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This. In spite of the misery of others. He had a daughter called Kathy who was a bright child when she was three. She made up songs or little bits of them and as he put it and guitar notes. Perhaps this is the secret of their enormous appeal to children. This song with its playing with sound is typical.
That was Woody and the song was called One two three four five six seven see has become a household favorite of hundreds of American families. Dying dying.
Believe. Me. Just kidding. Don't you.
See. What he said that his mother taught him always to see the other fellow's side of an argument and that his father taught him never to let anyone bully him. The combination of these teachings gave Woody an open confident approach toward life and people as in how do you do from here. By Jack Elliot.
My son might. Lead a new right. One of songwriting one of his favorite
songs. He also used it.
In what is autobiography Bound for Glory. Create some of the conversations he had with his mother when he was a small child. These are remarkable for their poignancy and lack of sentimentality something of that some of the words has added a little of the sentiment absent in what his original version charming. Cause a muscle stomach is too small to hold us.
Thirsty just like you and me and everybody else. Our. Sides are that way. Good one.
We close this program of children songs with what is singing of one of the eternal rituals of motherhood. And sometimes a fatherhood. Oh ma little baby you don't know my good blood. You'll swallow your tummy like a big balloon. In the clouds of them SKY you don't know my global make a blob or. Hired a band of bun bun but bitter platters make me wonder who had a bird by Mike. But Peter PATTERSON It was like to blow bubbles.
Oh you'll floor are across the aisle on your lawn. Oh you just wait all them people. Oh ok I'll see you up to the moon bugaboo to make a. Plan to put a bank back to back back to planet. Like blow bubbles. Had occurred but looks like a.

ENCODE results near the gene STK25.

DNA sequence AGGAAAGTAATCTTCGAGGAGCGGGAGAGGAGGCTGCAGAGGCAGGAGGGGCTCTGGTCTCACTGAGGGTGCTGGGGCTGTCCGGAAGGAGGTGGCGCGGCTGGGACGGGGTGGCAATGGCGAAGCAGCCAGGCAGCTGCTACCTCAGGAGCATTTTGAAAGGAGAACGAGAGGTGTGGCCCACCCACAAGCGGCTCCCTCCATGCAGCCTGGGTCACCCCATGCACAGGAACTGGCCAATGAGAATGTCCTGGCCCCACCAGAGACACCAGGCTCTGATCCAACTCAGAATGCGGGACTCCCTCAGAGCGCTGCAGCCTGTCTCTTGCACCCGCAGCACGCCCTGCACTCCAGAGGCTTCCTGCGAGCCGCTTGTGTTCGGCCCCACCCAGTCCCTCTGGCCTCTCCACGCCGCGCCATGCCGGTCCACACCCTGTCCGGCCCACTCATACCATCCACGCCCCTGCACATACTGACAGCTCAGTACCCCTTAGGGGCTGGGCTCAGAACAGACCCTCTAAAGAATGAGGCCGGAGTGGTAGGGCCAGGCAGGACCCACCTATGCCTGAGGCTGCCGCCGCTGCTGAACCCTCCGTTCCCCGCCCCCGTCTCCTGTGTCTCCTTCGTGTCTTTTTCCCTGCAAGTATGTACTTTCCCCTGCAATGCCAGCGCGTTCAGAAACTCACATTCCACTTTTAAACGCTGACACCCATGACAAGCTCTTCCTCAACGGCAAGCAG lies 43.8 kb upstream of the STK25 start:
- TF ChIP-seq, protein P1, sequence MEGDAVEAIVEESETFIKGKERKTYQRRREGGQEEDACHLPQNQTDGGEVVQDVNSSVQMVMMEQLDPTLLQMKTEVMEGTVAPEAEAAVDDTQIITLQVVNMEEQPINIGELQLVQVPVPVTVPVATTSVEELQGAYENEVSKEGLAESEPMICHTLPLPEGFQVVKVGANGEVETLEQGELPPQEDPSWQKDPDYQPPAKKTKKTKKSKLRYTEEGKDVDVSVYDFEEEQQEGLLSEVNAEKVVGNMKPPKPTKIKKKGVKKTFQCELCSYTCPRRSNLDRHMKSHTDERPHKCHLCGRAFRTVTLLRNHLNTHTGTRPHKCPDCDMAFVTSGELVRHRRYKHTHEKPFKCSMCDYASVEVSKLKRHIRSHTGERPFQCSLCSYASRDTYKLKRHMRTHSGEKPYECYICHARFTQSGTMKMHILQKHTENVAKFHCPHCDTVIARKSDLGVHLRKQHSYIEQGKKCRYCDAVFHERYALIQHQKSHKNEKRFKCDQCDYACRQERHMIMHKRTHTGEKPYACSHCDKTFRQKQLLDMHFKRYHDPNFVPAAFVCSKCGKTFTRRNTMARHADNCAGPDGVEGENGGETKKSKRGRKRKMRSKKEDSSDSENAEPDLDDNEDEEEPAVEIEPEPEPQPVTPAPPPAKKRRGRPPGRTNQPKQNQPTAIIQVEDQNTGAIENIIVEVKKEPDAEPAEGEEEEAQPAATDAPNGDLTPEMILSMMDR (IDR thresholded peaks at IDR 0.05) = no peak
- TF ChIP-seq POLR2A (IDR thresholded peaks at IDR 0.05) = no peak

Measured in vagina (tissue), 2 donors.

Series
Hard travelin'
Episode
The joys of childhood
Producing Organization
University of Texas
KUT (Radio station : Austin, Tex.)
Contributing Organization
University of Maryland (College Park, Maryland)
AAPB ID
cpb-aacip/500-f18sgd5m
If you have more information about this item than what is given here, or if you have concerns about this record, we want to know! Contact us, indicating the AAPB ID (cpb-aacip/500-f18sgd5m).
Description
Episode Description
Despite the misery of his own younger days, Woody never lost touch with the joys of childhood. A sample of the many children's songs he wrote.
Other Description
A series about Woody Guthrie and his Depression-era folk music.
Date
1967-11-14
Topics
Music
Social Issues
Media type
Sound
Duration
00:14:43
Embed Code
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Credits
Host: Adams, Judith
Interviewee: Guthrie, Woody, 1912-1967
Performer: Guthrie, Woody, 1912-1967
Producing Organization: University of Texas
Producing Organization: KUT (Radio station : Austin, Tex.)
Writer: Tangley, Ralph
AAPB Contributor Holdings
University of Maryland
Identifier: 68-1-1 (National Association of Educational Broadcasters)
Format: 1/4 inch audio tape
Duration: 00:14:37
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Citations
Chicago: “Hard travelin'; The joys of childhood,” 1967-11-14, University of Maryland, American Archive of Public Broadcasting (GBH and the Library of Congress), Boston, MA and Washington, DC, accessed October 25, 2021, http://americanarchive.org/catalog/cpb-aacip-500-f18sgd5m.
MLA: “Hard travelin'; The joys of childhood.” 1967-11-14. University of Maryland, American Archive of Public Broadcasting (GBH and the Library of Congress), Boston, MA and Washington, DC. Web. October 25, 2021. <http://americanarchive.org/catalog/cpb-aacip-500-f18sgd5m>.
APA: Hard travelin'; The joys of childhood. Boston, MA: University of Maryland, American Archive of Public Broadcasting (GBH and the Library of Congress), Boston, MA and Washington, DC. Retrieved from http://americanarchive.org/catalog/cpb-aacip-500-f18sgd5m